No. It is nothing like 2008-09 when output dropped 7 per cent over five quarters. In truth, as Joe Grice, chief economist of the Office for National Statistics said, the economy has been broadly flat since the third quarter of 2010. Some quarters up a bit, the others down. The level of output is now measured at an index number of 98.1 (2008=100) and it was 98.3 in the autumn of 2010. Read more
The recession of 2008-09 keeps getting worse, even now. For the second time, the annual benchmark revisions to the GDP data have shown that the recession was deeper than previously thought. The decline in GDP is now put at 5.1 per cent rather than 4.1 per cent.
By the magic of FRED, here it is in levels (green is before the 2010 revisions, blue before the 2011 revisions, red is today): Read more
Financial markets think Bank of England meetings on monetary policy will be a bore for almost another year. The minutes last week persuaded investors that the Monetary Policy Committee was unlikely to raise interest rates until mid 2012.
Economists are now following in investors’ footsteps with Barclays Capital becoming the latest group of forecasters to push back their forecast of a rate rise from November 2011 to May 2012, arguing that “policy [is] paralysed by domestic double dip” fears.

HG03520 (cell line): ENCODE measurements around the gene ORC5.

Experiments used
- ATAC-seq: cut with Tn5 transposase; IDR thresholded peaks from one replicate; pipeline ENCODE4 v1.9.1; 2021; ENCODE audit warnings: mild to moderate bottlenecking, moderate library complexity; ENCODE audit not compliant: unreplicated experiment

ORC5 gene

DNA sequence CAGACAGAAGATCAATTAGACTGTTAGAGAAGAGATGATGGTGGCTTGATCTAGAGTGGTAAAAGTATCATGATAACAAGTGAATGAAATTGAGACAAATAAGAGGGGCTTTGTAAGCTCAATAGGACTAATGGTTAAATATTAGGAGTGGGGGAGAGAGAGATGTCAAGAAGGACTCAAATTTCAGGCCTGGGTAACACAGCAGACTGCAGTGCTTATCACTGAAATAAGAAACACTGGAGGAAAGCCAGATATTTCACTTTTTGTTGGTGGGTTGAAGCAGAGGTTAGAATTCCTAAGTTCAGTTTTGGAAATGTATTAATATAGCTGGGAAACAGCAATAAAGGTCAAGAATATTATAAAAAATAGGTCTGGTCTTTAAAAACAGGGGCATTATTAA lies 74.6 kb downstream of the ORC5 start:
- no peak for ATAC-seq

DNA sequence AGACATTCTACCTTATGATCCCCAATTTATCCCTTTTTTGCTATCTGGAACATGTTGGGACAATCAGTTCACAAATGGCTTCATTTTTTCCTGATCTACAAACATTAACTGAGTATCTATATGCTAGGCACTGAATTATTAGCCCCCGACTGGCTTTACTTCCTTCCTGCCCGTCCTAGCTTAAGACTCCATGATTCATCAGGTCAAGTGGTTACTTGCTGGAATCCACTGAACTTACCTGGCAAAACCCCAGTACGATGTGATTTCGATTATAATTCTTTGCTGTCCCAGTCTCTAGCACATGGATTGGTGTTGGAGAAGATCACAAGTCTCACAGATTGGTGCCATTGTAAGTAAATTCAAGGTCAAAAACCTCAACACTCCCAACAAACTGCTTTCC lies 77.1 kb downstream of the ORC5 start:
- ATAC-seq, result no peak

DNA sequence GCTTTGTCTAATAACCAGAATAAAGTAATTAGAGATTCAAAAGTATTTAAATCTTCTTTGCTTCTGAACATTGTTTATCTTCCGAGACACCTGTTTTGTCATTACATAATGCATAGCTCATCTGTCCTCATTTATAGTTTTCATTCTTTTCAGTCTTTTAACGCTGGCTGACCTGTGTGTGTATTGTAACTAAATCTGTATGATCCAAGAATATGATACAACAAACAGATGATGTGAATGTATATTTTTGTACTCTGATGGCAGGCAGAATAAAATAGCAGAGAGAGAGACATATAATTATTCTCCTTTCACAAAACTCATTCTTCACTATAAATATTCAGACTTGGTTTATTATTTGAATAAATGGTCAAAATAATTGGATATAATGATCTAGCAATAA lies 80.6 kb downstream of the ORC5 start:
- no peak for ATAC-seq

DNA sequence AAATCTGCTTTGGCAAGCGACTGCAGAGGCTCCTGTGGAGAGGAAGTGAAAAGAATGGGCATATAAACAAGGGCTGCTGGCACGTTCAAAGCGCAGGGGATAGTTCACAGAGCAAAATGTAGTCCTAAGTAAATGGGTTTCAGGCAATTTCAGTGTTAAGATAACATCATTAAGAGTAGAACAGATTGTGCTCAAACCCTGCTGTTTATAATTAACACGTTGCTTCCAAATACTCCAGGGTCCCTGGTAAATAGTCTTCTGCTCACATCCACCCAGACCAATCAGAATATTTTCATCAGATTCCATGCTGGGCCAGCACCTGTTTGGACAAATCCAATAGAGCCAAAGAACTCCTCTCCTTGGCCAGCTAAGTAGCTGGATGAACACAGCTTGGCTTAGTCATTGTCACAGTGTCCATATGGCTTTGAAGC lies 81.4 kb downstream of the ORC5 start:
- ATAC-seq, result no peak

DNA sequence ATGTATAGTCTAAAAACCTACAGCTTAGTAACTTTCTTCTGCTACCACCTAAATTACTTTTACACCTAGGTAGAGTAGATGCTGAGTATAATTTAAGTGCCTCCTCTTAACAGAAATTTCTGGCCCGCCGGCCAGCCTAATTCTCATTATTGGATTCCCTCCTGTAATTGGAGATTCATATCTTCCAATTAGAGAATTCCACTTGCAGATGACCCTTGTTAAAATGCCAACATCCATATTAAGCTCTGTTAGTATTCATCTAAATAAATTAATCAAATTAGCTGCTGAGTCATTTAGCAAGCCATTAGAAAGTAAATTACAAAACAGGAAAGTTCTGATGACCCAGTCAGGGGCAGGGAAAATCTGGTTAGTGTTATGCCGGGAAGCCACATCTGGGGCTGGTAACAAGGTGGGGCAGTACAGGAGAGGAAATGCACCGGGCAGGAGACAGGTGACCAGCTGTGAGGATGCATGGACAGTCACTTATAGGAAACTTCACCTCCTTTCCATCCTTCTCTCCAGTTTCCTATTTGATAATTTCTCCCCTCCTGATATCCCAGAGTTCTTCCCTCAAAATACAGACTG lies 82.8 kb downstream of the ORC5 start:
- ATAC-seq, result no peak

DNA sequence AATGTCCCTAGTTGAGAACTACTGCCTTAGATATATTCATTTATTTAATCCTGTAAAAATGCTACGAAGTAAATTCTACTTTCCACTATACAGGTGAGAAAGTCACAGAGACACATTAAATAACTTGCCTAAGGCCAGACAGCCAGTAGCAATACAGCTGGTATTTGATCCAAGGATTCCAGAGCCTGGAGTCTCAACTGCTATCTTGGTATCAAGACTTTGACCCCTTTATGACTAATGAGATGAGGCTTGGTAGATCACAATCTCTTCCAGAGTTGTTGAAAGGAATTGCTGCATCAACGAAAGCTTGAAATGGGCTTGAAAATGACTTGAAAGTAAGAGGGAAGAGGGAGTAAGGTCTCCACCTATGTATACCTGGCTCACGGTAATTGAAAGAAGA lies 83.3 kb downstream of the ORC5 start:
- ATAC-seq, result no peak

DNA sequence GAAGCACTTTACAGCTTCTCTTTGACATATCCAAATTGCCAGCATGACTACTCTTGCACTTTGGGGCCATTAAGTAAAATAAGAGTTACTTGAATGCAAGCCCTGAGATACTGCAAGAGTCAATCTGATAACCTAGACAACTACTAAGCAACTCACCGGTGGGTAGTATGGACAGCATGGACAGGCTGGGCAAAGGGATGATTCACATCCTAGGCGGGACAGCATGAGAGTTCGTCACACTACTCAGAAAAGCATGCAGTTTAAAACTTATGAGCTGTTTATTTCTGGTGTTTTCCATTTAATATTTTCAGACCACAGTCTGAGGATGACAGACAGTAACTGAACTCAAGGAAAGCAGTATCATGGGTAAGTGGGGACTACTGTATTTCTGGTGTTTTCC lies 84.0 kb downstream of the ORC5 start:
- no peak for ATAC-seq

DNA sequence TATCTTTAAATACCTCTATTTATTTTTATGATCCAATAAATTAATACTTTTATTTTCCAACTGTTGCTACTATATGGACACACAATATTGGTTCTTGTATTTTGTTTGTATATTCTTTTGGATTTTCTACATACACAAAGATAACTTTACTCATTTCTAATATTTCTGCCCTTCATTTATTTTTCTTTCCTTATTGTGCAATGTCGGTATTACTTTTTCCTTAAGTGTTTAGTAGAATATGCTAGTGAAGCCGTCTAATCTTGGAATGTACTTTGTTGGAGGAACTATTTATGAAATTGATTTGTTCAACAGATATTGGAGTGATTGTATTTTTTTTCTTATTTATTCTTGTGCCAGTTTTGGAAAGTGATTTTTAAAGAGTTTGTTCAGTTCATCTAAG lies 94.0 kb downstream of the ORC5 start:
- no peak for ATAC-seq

As I argued in the Financial Times last week, investors have got ahead of themselves a little and the balance on the MPC is rather more delicate. It could easily tip towards a rate increase, particularly if Charlie Bean swung into that camp. Based on their recent words, here is my guide to the MPC members’ views, from the most dovish to the most hawkish.
As you can see, there is quite a delicate balance on the MPC. It could easily tip 5-4 to a rate rise. Getting a majority in favour of QE2 appears much more difficult at present. Read more
In doing the usual due diligence on the Bank of England’s pictorial forecasts – blowing up the images on screen, getting out a ruler, measuring the YoY growth rates, estimating the skew that represents a risk-adjusted forecast and shoving all the results into a pre-prepared spreasdsheet – you can produced this horrible chart of successive Bank of England growth forecasts.
All it really shows, in the grand scheme of things, is that the Bank’s growth forecasts were pretty good before the crisis and spectacularly awful more recently.
If you strip out a lot of irrelevant information, you get the following, which I think is pretty amazing. Read more
Interest rates are likely to linger for longer at their current record low of 0.5 per cent, following today’s growth figures. With GDP numbers coming in at expectation, market expectations haven’t shifted that much since yesterday, but over the past two months, the change is dramatic (see chart).
Just two months ago, markets forecast three rate rises this year; now the base rate is not expected to reach 0.75 per cent until November. The data also belie an assumption that a rate rise is far likelier in a month following a GDP announcement (notice the jump in expectations for August, November and February). Read more